Greenpeace 15th April 2015 read more »
It’s all kicking off again. The nuclear repository row, which so enflamed the anger of Cumbrian communities two years ago, is again igniting tempers. The government, in its end of term wisdom, has taken the possibility of an underground dump for nuclear waste out of the hands of local councillors and given it to a future secretary of state for energy. Nifty move. Some might say, sneaky. Others might use stronger language altogether to describe Westminster’s last gasp snatch – since the bludgeoning of local democracy was delivered on parliament’s last day. It’s complicated – these things generally are – but the upshot of the smash-and-grab move looks very much like the deal to bury huge amounts of nuclear waste deep beneath Britain’s loveliest county has just about been done. And with no questions asked. County councillors stymied plans for an underground store last time round. They will not be allowed to do so again because parliament has voted to designate the repository a “nationally significant infrastructure project”… in other words, much too big and important for little locals and country bumpkins.If at once you don’t succeed, silence argument by riding roughshod over all local concerns and take it out of the hands of little folk who have to live with it – within minutes of dissolving parliament. That’s not merely nifty, sneaky nor conveniently underhand. It’s dirty.
Carlisle News and Star 15th April 2015 read more »
All of the UK’s high-level nuclear waste from used fuel reprocessing could be buried in just six boreholes fitting within a site no larger than a football pitch, new figures have revealed. Scientists at the University of Sheffield calculated the disposal of nuclear waste and came up with new ways for sealing waste into boreholes, which could see its first field trials in the US next year after being primarily developed in the UK. A borehole could be drilled, filled and sealed in less than five years, compared with the current timescale for a UK mined repository yet to be approved but due to open in 2040 and take its first waste by 2075.
Engineering & Technology 15th April 2015 read more »
The Green Party has attacked Labour’s proposed price freeze saying energy efficiency is a better solution, but added that it could back a Labour government on a case by case basis. Speaking at the launch of their manifesto on Tuesday morning, Green Party MP Caroline Lucas said that a significant energy efficiency programme is “the only way to permanently bring down energy bills, unlike Labour’s energy price freeze”.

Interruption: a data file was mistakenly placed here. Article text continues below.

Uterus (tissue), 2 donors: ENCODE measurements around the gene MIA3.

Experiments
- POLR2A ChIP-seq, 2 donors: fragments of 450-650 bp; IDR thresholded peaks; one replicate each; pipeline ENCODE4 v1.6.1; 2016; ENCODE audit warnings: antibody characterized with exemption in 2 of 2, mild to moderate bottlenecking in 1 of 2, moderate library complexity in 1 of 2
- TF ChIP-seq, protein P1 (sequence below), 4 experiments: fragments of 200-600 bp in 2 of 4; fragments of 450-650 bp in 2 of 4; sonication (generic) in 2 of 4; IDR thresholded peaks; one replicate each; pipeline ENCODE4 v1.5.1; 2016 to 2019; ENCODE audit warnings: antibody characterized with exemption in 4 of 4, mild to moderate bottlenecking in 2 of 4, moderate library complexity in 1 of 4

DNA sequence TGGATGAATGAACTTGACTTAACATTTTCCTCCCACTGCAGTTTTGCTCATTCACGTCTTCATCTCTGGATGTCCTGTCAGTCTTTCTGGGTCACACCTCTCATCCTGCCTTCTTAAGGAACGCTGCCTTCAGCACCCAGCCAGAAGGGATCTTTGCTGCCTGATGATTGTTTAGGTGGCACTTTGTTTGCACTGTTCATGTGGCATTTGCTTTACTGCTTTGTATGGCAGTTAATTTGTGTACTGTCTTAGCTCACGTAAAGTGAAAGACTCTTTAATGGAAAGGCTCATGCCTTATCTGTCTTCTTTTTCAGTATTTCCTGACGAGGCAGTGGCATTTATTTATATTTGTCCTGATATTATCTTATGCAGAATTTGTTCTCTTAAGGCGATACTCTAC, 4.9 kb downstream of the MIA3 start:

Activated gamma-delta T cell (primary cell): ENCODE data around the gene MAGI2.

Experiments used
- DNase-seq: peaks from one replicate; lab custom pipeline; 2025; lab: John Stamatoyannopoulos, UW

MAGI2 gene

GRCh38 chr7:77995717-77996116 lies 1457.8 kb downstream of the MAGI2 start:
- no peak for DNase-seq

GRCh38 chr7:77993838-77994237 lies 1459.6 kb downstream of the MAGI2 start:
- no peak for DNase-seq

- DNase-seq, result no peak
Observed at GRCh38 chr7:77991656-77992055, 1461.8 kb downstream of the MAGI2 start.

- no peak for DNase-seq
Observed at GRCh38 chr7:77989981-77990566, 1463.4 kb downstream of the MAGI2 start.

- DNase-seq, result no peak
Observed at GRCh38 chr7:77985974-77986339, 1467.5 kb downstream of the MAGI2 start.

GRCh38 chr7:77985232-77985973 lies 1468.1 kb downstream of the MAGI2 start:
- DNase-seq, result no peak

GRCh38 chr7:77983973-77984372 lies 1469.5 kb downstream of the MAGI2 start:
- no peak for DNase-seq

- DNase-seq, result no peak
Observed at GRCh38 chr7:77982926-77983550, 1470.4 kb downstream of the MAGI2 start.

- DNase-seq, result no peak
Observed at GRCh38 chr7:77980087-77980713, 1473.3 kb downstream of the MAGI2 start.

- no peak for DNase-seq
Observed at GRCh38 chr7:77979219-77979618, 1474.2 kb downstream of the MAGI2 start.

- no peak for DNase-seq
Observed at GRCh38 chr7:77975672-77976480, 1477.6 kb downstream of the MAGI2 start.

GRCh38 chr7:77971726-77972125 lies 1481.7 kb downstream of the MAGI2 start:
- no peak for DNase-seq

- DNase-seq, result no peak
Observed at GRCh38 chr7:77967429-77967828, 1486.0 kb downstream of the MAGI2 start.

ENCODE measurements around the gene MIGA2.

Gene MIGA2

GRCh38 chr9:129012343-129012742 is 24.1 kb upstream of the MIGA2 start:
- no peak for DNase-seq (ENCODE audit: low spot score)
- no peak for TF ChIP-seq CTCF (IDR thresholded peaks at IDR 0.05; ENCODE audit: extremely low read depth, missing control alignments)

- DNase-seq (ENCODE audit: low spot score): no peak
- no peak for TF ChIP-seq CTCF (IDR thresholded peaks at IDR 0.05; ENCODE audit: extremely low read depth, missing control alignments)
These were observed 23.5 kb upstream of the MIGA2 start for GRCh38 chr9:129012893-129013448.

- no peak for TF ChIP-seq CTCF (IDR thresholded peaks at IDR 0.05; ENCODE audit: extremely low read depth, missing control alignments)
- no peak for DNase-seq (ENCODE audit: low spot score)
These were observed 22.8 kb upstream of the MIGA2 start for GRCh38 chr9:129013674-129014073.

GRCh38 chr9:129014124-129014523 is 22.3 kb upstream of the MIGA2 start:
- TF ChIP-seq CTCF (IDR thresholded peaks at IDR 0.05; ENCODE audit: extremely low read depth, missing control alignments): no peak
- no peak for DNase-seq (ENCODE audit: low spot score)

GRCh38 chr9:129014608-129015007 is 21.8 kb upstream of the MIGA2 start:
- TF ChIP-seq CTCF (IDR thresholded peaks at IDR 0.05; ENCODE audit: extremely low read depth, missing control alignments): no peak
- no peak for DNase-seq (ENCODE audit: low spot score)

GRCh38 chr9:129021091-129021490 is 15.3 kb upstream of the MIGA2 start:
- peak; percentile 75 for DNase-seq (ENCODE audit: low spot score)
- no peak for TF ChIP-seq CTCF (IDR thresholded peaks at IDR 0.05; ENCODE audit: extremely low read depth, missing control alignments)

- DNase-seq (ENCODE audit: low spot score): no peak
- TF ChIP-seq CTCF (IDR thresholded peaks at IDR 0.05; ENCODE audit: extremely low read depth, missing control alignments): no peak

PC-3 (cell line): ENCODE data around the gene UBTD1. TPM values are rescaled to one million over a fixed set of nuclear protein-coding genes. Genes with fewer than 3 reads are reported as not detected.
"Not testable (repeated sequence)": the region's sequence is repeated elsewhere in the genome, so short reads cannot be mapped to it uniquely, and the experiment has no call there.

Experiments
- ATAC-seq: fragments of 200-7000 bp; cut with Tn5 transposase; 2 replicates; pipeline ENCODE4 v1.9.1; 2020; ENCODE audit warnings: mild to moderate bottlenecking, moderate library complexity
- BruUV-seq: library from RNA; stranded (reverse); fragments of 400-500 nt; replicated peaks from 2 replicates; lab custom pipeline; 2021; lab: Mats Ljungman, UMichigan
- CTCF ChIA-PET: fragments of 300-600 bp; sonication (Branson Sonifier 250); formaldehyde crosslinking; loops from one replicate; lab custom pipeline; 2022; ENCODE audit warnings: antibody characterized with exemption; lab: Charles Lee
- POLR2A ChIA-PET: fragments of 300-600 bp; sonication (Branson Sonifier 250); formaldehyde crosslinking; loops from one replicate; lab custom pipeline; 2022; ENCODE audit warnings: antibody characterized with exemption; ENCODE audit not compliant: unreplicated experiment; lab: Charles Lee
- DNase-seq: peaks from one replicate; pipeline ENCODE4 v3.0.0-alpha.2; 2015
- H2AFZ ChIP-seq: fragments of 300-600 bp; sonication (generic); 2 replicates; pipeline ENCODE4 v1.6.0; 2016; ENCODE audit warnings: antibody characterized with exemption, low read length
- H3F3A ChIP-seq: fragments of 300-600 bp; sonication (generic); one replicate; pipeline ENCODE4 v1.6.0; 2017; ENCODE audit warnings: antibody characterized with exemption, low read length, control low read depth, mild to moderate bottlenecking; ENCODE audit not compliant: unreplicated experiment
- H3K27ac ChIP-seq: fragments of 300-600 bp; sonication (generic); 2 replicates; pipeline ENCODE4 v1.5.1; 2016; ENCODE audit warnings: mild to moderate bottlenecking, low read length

Utility Week 14th April 2015 read more »
The Green Party’s manifesto for the general election is heavily focussed on fighting fuel-poverty and tackling climate change.
Scottish Energy News 16th April 2015 read more »
Contradictory, cautious and incoherent – Tory manifesto offers confusion for the green economy.
Business Green 14th April 2015 read more »
Japan – Fukushima
A groundbreaking study by American University sociology Prof. Celine Marie Pascale has proven there is a continuing and massive effort by varying world governments and major mainstream media outlets to cover up the horrifying truth of Fukushima. According to the press release made public by the University and Pascale, the media and government (regarding the Fukushima cover up) “largely minimized health risks to the general population”.
Your News Wire 14th April 2015 read more »
The Nuclear Regulation Authority estimates it would take a maximum 16 hours for the approximately 180,000 people living within 30 km of the Takahama nuclear complex on the Sea of Japan coast in Fukui Prefecture to evacuate if a severe disaster occurred, sources said Wednesday. The estimate is 4 hours and 50 minutes longer than calculated by the Fukui Prefectural Government.
Japan Times 16th April 2015 read more »
Japan’s nuclear watchdog chief said Wednesday a landmark court injunction banning the restart of two reactors was based on a judicial “misunderstanding” of basic facts. “Although I haven’t studied it in detail, many things that are based on misunderstandings are written in the verdict,” Shunichi Tanaka told reporters, asked about the court injunction issued on Tuesday. “It is internationally recognised that our new regulatory regime is one of the strictest… but that was apparently not understood (by the judge),” the Chairman of the Nuclear Regulation Authority (NRA) told reporters.